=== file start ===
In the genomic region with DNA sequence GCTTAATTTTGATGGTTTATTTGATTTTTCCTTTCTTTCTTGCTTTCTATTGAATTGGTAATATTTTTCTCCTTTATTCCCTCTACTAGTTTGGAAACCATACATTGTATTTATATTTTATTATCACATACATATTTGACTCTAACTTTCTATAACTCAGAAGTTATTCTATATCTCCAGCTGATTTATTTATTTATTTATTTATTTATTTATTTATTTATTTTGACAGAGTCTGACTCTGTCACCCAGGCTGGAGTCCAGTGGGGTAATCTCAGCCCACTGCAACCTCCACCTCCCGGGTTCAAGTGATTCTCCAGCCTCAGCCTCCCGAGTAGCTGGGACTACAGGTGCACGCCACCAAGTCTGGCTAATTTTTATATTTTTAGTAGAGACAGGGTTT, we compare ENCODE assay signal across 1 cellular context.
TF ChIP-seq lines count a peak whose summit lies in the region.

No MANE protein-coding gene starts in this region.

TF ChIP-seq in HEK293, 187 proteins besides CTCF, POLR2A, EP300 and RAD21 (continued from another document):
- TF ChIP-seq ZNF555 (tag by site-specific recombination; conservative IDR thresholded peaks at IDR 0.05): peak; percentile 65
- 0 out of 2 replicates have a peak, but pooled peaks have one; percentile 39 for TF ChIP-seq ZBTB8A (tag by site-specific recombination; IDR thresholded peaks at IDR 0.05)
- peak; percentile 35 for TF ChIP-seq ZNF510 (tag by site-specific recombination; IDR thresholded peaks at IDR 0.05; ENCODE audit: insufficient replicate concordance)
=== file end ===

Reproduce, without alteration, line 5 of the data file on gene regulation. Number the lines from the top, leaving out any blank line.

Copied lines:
- TF ChIP-seq ZNF555 (tag by site-specific recombination; conservative IDR thresholded peaks at IDR 0.05): peak; percentile 65